|HOME | NEWS | REPORT|
October 26, 1999
Musharraf to meet Crown Prince Abdullah
Pakistan's military ruler General Pervez Musharraf was to meet Saudi Arabia's Crown Prince Abdullah today on his first foreign trip since seizing power this month after performing a minor Muslim pilgrimage.
The official Saudi press agency said General Musharraf had performed umra last night in the Saudi city of Mecca, home to two of Islam's holiest shrines.
Pakistani embassy officials said General Musharraf would meet the prince in the Red Sea industrial city of Yanbu.
General Musharraf arrived in the kingdom yesterday and held talks with King Fahd on Kashmir, Afghanistan and other regional and international issues.
The Pakistani embassy said General Musharraf had briefed the king about the military takeover which toppled prime minister Nawaz Sharief on October 12, and explained the ''aims and objectives of the new administration''.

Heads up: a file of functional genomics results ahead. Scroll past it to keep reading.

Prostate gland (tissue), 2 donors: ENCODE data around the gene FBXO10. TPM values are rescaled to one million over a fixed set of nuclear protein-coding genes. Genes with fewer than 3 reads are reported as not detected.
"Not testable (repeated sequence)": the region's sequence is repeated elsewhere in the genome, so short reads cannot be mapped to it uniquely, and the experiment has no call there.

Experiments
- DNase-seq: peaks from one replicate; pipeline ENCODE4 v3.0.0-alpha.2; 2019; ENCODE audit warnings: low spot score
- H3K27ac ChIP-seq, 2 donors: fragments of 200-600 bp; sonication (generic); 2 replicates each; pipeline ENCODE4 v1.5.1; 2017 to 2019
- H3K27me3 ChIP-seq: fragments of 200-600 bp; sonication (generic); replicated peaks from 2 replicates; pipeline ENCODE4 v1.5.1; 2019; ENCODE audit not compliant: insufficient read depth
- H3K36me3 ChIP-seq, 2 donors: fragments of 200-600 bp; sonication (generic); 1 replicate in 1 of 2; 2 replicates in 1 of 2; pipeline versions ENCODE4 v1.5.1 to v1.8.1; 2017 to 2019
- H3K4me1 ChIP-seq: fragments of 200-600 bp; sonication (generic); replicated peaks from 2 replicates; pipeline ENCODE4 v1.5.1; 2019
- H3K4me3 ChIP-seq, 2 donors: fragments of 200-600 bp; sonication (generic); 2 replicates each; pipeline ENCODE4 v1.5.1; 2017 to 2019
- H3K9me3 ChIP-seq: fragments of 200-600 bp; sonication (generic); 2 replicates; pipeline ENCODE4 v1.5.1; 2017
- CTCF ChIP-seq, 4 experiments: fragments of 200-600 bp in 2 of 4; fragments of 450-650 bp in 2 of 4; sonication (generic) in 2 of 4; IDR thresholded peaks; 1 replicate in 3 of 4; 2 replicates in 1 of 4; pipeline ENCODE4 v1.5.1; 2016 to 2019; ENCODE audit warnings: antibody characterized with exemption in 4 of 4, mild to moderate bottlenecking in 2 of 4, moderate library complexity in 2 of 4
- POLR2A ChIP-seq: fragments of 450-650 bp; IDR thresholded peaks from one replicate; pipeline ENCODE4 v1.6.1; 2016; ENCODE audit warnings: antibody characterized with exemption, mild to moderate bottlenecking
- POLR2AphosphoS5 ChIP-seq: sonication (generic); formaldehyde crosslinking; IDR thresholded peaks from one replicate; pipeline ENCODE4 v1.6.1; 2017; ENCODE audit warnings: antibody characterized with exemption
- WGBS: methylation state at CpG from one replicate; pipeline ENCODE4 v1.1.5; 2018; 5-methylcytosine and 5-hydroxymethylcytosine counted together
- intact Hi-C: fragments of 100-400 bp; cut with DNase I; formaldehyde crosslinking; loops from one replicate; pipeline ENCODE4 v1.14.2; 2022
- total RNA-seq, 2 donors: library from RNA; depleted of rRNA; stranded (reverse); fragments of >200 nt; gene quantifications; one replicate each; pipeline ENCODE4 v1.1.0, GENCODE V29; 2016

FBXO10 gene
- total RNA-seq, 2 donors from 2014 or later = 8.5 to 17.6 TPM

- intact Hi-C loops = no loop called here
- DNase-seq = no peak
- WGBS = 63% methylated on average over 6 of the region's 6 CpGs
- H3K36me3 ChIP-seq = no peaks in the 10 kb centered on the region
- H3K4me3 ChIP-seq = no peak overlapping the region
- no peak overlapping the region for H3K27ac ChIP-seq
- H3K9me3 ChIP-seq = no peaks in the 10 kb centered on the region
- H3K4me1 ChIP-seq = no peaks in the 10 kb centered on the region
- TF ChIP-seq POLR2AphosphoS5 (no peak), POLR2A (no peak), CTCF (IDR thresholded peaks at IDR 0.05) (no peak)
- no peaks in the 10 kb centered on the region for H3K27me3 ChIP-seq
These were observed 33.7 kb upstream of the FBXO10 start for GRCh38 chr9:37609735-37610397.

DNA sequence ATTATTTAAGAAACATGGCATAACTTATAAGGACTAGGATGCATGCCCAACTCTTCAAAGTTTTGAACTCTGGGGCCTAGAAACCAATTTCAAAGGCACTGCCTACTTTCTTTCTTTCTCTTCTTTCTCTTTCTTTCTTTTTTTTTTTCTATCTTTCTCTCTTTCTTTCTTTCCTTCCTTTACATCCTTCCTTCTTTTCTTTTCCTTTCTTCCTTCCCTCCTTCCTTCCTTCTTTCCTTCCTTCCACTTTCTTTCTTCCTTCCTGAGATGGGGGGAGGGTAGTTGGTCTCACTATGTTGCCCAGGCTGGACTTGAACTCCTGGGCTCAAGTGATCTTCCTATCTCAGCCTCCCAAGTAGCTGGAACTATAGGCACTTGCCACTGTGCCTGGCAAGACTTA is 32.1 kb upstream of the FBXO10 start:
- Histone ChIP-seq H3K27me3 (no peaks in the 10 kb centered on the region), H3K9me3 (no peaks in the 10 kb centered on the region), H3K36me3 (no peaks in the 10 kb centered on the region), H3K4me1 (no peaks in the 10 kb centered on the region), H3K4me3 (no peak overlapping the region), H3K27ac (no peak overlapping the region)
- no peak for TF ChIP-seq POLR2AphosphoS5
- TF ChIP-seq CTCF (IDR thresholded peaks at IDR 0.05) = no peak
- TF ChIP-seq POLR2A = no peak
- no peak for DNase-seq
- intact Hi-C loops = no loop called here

It also said King Fahd had expressed hope that the new government would ''ultimately safeguard the interests of the people and the state of Pakistan''.
Diplomats in Pakistan earlier said they expected General Musharraf to discuss his country's perilous economic situation after the International Monetary Fund put a key loan programme on hold.
Gulf Arab states gave Pakistan limited economic support last year to help it survive a crisis caused by world sanctions imposed for carrying out nuclear tests in May.
Diplomats in Pakistan said General Musharraf would welcome diplomatic support from the Gulf because of Western anger about the coup, notably from the European Union and the Commonwealth.
General Musharraf, accompanied by Foreign Secretary Shamshad Ahmed, was due to travel to the United Arab Emirates tomorrow.
Pakistan, Saudi Arabia and the UAE are the only countries which recognise the Taleban government in Afghanistan.
The international community demands that the Islamic movement, which controls 90 per cent of Afghanistan, work to end the civil war and hand over Saudi-born dissident Osama Bin Laden, accused by the United States of masterminding last year's bombing of two of its embassies in Africa.
General Musharraf has not spelled out details of his policy towards the Taliban, saying only that he wants to see a ''representative government'' in the war-torn state.
ELECTION 99 |
SINGLES | BOOK SHOP | MUSIC SHOP | HOTEL RESERVATIONS | MONEY
EDUCATION | PERSONAL HOMEPAGES | FREE EMAIL | FEEDBACK